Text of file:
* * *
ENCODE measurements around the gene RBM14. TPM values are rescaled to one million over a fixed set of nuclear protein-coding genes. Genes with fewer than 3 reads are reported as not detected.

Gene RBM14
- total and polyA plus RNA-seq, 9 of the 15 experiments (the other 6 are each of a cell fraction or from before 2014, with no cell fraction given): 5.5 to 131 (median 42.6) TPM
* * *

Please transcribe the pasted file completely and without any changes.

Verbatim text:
ENCODE measurements around the gene RBM14. TPM values are rescaled to one million over a fixed set of nuclear protein-coding genes. Genes with fewer than 3 reads are reported as not detected.

Gene RBM14
- total and polyA plus RNA-seq, 9 of the 15 experiments (the other 6 are each of a cell fraction or from before 2014, with no cell fraction given): 5.5 to 131 (median 42.6) TPM